But according to the "despicable" Globe and Mail article Farah is citing, WND was simply on a "list of 398 sites approved for online federal advertising" compiled by the government's media-buying agency, and it's unclear whether any Canadian government advertising ever appeared at WND. Farah didn't mention that the Globe and Mail flagged two other right-wing sites on the government whitelist: Gateway Pundit and Newsmax.
The Globe and Mail also had this to say about WND:
And the list of approved sites for government ads still includes a number of other fringe outlets which have been criticized for fomenting hatred and conspiracy theories such as the racist “birther” movement championed by Trump.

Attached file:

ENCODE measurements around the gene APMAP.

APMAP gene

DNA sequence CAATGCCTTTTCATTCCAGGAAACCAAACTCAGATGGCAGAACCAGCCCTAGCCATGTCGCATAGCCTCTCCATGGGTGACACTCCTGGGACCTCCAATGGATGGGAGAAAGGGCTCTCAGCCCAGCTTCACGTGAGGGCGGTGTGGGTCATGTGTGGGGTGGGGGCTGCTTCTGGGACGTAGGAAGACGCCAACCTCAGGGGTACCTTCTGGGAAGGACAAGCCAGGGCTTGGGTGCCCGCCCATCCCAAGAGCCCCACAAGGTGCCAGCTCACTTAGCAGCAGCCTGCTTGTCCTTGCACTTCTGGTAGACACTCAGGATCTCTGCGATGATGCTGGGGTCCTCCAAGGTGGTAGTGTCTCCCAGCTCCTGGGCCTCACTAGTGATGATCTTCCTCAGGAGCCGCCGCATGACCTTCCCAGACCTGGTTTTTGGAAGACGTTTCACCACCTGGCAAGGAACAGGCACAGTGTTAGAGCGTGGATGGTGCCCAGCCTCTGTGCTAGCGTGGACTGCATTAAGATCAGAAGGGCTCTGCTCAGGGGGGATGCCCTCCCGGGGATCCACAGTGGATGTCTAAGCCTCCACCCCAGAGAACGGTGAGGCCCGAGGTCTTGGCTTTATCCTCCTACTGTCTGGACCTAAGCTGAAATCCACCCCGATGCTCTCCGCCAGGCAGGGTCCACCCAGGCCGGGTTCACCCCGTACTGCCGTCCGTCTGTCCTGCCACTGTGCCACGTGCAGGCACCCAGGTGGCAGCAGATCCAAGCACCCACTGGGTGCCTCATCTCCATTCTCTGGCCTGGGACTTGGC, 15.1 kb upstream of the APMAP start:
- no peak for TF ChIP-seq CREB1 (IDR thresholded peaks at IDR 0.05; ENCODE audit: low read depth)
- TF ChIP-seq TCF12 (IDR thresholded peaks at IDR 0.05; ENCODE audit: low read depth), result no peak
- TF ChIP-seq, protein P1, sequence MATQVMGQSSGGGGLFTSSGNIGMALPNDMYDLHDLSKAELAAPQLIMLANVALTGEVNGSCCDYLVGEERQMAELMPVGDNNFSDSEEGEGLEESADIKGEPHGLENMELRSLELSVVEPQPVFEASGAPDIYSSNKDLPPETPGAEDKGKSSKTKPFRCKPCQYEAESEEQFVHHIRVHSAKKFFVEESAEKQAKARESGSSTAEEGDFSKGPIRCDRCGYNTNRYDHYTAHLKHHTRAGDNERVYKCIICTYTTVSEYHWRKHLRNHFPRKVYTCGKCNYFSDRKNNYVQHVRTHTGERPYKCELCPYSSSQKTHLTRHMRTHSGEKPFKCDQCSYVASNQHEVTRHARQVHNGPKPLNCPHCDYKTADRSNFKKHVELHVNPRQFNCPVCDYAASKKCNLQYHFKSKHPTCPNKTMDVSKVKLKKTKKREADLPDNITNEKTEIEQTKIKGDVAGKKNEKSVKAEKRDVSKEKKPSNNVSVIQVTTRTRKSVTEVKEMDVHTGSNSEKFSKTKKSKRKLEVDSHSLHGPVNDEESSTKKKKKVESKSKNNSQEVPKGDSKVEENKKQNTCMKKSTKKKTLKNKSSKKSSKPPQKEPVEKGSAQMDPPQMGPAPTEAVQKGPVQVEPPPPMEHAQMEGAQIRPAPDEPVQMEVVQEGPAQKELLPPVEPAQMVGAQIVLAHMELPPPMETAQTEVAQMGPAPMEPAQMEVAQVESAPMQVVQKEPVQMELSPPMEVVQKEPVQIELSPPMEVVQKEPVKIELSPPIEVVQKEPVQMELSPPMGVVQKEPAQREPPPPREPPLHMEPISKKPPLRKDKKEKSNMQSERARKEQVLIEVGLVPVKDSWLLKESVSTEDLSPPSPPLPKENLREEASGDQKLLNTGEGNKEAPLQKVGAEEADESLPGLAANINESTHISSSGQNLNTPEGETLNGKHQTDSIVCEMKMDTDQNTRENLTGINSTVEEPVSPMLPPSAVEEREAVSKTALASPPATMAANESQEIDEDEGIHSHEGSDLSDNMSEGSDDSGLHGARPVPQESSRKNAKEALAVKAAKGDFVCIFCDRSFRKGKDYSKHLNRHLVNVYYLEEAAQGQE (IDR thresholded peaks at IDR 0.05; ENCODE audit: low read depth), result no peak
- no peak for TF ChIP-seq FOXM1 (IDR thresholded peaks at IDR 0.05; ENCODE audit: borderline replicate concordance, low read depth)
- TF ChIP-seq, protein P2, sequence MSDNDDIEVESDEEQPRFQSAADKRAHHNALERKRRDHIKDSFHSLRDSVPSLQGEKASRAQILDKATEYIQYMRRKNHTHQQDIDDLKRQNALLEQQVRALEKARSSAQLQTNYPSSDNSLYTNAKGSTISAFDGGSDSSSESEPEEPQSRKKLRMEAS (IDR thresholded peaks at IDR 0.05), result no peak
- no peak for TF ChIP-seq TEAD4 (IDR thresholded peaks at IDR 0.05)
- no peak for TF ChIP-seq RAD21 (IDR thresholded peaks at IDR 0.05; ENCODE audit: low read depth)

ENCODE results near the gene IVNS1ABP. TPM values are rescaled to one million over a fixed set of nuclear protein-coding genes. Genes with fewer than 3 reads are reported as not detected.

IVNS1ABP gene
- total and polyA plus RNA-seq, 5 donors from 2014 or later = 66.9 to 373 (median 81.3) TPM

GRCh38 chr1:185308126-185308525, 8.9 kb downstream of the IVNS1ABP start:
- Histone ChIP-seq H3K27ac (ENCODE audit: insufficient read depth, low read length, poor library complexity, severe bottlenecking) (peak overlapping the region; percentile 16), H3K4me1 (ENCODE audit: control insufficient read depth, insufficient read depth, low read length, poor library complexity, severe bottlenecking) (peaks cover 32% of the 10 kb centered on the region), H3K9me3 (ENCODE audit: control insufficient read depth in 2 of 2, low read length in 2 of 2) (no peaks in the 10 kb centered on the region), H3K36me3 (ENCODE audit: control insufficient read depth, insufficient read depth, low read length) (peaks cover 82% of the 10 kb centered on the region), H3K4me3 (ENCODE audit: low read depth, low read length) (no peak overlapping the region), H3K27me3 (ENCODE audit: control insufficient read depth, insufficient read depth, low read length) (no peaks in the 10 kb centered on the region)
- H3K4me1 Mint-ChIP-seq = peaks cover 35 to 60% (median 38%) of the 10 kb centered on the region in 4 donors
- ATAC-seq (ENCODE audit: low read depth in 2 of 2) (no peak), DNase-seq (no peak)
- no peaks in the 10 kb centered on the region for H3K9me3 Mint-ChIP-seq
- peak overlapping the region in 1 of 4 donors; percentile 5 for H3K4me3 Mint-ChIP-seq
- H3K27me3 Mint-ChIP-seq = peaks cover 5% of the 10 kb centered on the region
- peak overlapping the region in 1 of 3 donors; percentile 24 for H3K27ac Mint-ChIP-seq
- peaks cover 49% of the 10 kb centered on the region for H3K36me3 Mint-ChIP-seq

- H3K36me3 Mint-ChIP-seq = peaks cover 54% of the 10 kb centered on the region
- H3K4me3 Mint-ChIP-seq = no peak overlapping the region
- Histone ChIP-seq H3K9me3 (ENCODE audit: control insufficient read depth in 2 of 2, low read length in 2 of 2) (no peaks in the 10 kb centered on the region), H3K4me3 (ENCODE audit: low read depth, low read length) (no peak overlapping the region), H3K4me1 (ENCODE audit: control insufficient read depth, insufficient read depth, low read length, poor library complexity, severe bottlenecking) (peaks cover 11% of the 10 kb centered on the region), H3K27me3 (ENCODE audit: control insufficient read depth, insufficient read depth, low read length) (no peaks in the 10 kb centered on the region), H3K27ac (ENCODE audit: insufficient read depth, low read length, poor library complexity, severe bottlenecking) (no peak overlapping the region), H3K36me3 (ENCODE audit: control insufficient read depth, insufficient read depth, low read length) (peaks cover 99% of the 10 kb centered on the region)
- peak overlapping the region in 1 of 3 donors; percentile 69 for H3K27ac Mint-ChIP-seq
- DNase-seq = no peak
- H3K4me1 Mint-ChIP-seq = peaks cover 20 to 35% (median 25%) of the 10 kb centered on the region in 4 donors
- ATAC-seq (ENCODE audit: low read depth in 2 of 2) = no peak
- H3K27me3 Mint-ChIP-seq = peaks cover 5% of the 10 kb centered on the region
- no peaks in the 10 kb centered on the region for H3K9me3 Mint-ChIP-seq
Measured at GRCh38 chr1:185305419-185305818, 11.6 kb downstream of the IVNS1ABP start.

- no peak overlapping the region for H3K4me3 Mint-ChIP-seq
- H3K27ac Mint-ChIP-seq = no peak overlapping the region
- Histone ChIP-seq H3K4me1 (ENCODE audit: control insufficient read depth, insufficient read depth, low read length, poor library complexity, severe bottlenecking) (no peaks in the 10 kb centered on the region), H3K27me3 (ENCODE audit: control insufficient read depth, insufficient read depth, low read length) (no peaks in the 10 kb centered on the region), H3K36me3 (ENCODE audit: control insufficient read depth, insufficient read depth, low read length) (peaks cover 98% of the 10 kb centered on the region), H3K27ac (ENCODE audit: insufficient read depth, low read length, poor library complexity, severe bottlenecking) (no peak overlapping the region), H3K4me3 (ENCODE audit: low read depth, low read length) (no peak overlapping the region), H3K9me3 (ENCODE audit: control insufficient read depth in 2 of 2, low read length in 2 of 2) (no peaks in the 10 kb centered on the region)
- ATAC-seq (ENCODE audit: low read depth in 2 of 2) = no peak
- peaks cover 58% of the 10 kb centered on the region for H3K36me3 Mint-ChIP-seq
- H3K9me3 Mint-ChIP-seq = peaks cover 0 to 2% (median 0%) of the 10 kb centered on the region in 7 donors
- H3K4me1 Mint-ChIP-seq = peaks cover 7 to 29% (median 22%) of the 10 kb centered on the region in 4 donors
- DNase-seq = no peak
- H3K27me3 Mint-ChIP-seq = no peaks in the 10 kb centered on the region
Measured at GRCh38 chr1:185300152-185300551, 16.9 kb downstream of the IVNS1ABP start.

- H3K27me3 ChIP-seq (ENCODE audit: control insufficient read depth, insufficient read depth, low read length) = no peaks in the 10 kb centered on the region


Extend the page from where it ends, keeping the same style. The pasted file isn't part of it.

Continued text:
WND.com (World Net Daily) was a leading voice of the birther movement, and its WND Books division published a book promoting the conspiracy. On Monday afternoon, the site’s lead story suggested the airport protests which erupted over the weekend in response to Trump’s ban on citizens of seven Muslim-majority countries was “just the start of ‘chaos’ planned by Muslim Brotherhood.” The article was by Leo Hohmann, whose new book, published by WND Books, is titled Stealth Invasion: Muslim Conquest Through Immigration and Resettlement Jihad. On Tuesday, a leading WND writer decamped to InfoWars, another fringe site which traffics in conspiracy theories.
Farah shockingly didn't respond to this other than a tepid statement that "While we believe WND would never incite racial hatred, discrimination or the subversion of Canada’s democratic system of government, we don’t believe Breitbart does, either." (He presumably didn't want to concede that a Canadian news outlet scooped WND on the fact that its own reporter -- Jerome Corsi -- quit WND for Infowars.)